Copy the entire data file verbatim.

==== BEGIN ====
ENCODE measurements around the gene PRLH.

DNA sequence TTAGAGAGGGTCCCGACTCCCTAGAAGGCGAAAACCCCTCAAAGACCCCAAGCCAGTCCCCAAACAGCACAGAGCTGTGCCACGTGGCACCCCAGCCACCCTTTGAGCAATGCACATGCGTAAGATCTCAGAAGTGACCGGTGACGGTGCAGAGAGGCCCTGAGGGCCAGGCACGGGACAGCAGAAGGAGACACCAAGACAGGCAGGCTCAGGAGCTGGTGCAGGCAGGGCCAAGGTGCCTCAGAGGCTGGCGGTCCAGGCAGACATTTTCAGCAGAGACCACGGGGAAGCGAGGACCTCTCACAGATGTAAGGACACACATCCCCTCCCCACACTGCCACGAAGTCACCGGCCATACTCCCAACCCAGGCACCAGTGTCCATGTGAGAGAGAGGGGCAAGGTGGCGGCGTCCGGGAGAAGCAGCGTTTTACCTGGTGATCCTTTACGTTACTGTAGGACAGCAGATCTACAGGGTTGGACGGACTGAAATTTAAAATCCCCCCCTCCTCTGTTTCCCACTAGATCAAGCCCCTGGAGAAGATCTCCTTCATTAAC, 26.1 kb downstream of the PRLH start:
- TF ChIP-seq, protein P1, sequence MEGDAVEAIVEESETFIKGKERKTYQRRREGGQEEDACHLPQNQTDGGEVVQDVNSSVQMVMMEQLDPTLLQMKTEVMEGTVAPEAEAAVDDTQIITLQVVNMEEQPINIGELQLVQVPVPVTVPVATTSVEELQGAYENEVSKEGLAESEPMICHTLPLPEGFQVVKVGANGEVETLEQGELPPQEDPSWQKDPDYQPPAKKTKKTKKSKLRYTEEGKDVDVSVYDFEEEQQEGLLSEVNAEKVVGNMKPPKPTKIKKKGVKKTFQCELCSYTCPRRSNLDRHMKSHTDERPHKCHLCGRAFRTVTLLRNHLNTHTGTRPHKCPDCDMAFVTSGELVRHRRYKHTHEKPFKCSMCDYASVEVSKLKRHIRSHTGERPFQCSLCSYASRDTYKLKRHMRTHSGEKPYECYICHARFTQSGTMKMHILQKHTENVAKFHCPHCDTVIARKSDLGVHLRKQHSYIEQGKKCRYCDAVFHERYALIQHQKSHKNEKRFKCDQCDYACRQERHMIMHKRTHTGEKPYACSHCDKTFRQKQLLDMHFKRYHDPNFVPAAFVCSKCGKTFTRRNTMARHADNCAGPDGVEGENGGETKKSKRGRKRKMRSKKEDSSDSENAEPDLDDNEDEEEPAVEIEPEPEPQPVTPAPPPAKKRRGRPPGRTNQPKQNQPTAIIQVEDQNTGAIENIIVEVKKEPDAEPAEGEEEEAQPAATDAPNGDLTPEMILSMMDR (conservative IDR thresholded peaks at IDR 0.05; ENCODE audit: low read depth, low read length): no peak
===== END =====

ENCODE measurements around the gene PRLH.

DNA sequence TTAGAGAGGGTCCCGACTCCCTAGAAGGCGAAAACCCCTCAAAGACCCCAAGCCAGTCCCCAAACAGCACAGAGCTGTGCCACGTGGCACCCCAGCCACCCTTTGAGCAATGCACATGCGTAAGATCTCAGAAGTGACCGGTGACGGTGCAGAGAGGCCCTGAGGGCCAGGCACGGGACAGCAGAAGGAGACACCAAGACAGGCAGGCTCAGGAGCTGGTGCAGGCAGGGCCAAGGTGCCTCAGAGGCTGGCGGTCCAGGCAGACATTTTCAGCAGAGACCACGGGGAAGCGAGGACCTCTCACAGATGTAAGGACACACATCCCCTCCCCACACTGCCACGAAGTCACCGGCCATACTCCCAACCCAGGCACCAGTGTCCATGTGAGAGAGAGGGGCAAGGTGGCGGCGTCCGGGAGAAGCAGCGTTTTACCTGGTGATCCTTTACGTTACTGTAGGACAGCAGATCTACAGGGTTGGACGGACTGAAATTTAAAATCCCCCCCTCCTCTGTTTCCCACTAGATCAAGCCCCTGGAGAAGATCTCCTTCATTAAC, 26.1 kb downstream of the PRLH start:
- TF ChIP-seq, protein P1, sequence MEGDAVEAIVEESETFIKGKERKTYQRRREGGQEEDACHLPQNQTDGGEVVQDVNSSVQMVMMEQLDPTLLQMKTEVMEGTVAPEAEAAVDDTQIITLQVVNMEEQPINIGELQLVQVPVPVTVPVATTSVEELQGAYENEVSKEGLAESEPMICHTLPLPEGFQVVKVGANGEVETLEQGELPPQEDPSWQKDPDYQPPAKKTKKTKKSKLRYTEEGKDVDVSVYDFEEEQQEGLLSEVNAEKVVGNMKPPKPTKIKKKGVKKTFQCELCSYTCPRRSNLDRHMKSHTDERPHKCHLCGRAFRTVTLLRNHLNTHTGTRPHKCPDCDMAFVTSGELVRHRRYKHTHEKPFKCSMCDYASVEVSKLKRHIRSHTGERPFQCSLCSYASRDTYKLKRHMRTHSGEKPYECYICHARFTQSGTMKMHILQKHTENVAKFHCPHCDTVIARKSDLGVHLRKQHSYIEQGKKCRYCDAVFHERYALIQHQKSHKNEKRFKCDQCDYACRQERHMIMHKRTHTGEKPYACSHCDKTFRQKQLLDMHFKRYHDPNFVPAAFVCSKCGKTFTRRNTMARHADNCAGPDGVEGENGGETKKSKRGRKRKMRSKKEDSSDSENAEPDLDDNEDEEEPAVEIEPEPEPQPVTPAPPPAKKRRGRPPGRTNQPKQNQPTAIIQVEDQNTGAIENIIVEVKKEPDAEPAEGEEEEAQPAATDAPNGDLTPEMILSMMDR (conservative IDR thresholded peaks at IDR 0.05; ENCODE audit: low read depth, low read length): no peak